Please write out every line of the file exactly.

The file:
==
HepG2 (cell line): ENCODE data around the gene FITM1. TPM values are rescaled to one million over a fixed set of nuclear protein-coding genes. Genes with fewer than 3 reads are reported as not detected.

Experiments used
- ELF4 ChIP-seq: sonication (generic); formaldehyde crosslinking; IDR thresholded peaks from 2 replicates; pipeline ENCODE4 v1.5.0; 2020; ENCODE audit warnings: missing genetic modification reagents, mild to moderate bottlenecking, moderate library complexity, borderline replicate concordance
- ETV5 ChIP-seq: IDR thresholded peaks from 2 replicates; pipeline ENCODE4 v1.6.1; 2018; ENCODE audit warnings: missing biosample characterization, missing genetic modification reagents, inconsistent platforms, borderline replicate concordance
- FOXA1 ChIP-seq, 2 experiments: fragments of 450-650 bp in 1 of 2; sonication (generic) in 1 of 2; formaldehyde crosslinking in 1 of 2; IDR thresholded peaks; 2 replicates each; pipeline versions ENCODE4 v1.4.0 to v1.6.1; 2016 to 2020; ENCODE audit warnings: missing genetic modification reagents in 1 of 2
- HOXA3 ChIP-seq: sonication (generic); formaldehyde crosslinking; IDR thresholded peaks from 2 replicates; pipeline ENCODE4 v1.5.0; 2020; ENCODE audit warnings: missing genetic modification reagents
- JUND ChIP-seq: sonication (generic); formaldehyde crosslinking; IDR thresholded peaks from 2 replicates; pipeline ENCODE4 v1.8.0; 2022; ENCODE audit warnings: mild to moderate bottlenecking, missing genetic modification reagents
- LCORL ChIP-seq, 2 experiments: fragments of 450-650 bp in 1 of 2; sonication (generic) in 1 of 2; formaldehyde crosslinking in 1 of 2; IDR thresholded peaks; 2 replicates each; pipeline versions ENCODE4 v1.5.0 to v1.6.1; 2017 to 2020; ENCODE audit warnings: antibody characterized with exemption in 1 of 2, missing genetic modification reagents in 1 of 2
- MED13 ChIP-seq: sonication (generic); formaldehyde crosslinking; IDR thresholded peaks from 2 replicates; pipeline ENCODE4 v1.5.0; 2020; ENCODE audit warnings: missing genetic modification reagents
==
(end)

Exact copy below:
HepG2 (cell line): ENCODE data around the gene FITM1. TPM values are rescaled to one million over a fixed set of nuclear protein-coding genes. Genes with fewer than 3 reads are reported as not detected.

Experiments used
- ELF4 ChIP-seq: sonication (generic); formaldehyde crosslinking; IDR thresholded peaks from 2 replicates; pipeline ENCODE4 v1.5.0; 2020; ENCODE audit warnings: missing genetic modification reagents, mild to moderate bottlenecking, moderate library complexity, borderline replicate concordance
- ETV5 ChIP-seq: IDR thresholded peaks from 2 replicates; pipeline ENCODE4 v1.6.1; 2018; ENCODE audit warnings: missing biosample characterization, missing genetic modification reagents, inconsistent platforms, borderline replicate concordance
- FOXA1 ChIP-seq, 2 experiments: fragments of 450-650 bp in 1 of 2; sonication (generic) in 1 of 2; formaldehyde crosslinking in 1 of 2; IDR thresholded peaks; 2 replicates each; pipeline versions ENCODE4 v1.4.0 to v1.6.1; 2016 to 2020; ENCODE audit warnings: missing genetic modification reagents in 1 of 2
- HOXA3 ChIP-seq: sonication (generic); formaldehyde crosslinking; IDR thresholded peaks from 2 replicates; pipeline ENCODE4 v1.5.0; 2020; ENCODE audit warnings: missing genetic modification reagents
- JUND ChIP-seq: sonication (generic); formaldehyde crosslinking; IDR thresholded peaks from 2 replicates; pipeline ENCODE4 v1.8.0; 2022; ENCODE audit warnings: mild to moderate bottlenecking, missing genetic modification reagents
- LCORL ChIP-seq, 2 experiments: fragments of 450-650 bp in 1 of 2; sonication (generic) in 1 of 2; formaldehyde crosslinking in 1 of 2; IDR thresholded peaks; 2 replicates each; pipeline versions ENCODE4 v1.5.0 to v1.6.1; 2017 to 2020; ENCODE audit warnings: antibody characterized with exemption in 1 of 2, missing genetic modification reagents in 1 of 2
- MED13 ChIP-seq: sonication (generic); formaldehyde crosslinking; IDR thresholded peaks from 2 replicates; pipeline ENCODE4 v1.5.0; 2020; ENCODE audit warnings: missing genetic modification reagents